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South Africa asks World Court to order Israeli withdrawal from Rafah

South Africa also demands 'unimpeded access' to humanitarian aid into Gaza
South African professor of international law John Dugard, left, and South African Minister of International Relations Naledi Pandor arrive at ICJ in The Hague, on 26 January (Remko de Waal/AFP)

South Africa asked the International Court of Justice (ICJ) on Friday to order additional emergency measures against Israel over its military assault on Rafah in the Gaza Strip. 

In a 10-page document submitted to the ICJ, South Africa asks the World Court to order Israel to "immediately withdraw and cease its military offensive in the Rafah Governorate" and to facilitate "unimpeded access" to humanitarian aid and assistance to the population of Gaza, the document reads.

It also demands the entry of "internationally mandated bodies or officials, investigators, and journalists" into the country for the purpose of "retaining evidence". 

It also asks Israel to submit an open report to the ICJ within one week of Friday, detailing the measures Israel has taken to comply with "all previous provisional measures" detailed by the court. 

Today's emergency measures are an addition to Israel's ongoing genocide case at the UN's top court in The Hague, where South Africa has accused Israel of acts of genocide against Palestinians. 

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An interim ruling earlier this year ordered Israel to take measures to prevent acts of genocide in Gaza but did not order Israel to halt military operations, one of South Africa's key demands in the case. 

The court was of the opinion that South Africa made a plausible case demonstrating that Israel has displayed intent to execute genocide.

The request for Israel's immediate withdrawal and halt of the military offensive in Rafah adds this provision. 

Pending ICJ decision 

The nine interim measures requested by South Africa included an immediate cessation of military operations in Gaza, preventing forcible displacement of Palestinians, ceasing any restrictions on humanitarian aid entering the enclave, refraining from committing genocide and inciting it, and preventing the destruction of evidence of alleged crimes in Gaza.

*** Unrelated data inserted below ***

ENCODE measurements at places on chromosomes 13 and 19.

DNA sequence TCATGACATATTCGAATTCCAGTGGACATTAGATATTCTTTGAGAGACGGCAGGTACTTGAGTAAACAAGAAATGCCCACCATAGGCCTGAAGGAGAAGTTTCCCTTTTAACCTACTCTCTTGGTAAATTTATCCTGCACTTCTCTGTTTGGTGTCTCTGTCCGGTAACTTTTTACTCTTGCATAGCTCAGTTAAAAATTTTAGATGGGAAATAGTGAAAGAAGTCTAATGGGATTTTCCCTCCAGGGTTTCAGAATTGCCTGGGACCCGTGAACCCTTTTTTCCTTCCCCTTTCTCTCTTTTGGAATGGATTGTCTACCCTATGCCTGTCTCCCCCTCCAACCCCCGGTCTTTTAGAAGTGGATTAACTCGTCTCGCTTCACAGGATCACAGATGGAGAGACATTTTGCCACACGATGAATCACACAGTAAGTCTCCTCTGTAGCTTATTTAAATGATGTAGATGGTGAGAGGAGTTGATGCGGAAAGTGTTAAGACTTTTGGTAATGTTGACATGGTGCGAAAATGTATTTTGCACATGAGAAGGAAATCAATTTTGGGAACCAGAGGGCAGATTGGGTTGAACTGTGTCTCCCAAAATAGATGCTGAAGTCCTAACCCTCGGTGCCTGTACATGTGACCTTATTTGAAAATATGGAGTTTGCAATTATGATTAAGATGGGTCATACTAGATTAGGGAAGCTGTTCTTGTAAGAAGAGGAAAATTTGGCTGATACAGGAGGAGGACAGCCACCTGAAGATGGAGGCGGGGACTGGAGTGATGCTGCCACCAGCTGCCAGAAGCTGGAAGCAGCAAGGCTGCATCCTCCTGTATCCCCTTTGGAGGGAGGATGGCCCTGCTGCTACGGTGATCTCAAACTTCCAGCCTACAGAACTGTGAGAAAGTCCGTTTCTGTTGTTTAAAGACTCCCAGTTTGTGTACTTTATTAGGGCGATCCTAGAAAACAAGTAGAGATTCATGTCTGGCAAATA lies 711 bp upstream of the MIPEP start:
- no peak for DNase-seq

During the interim ruling, which took place on 26 January, the ICJ ruled that Israel must take measures to prevent acts that fall under Article II of the Genocide Convention. These include the killing of members of a particular group, causing serious bodily or mental harm, deliberately bringing about the physical destruction of the group, and imposing measures intended to prevent births.

An Airwars investigation concluded that Palestinian civilians were killed every day in the first two weeks after the ICJ ruling. 

The ICJ will aim to issue an opinion regarding the genocide case before the end of the year. 

While rulings from the ICJ are legally binding, the court cannot enforce them, as no mechanism can be used to force compliance. Rights groups, however, say that resolutions can still have an impact.

Human Rights Watch said in February that any opinion issued could "carry great moral and legal authority and can ultimately become part of customary international law, which is legally binding on states".

Francesca Albanese, the UN special rapporteur on the occupied Palestinian territories, previously said during a press conference that "if the ICJ is serious about investigating what Israel has done in Gaza as of the 7th of October only, it will be busy for decades".

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